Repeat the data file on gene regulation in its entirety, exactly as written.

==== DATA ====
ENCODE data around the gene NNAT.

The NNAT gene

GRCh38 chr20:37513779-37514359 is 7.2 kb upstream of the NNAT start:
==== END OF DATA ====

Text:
ENCODE data around the gene NNAT.

The NNAT gene

GRCh38 chr20:37513779-37514359 is 7.2 kb upstream of the NNAT start: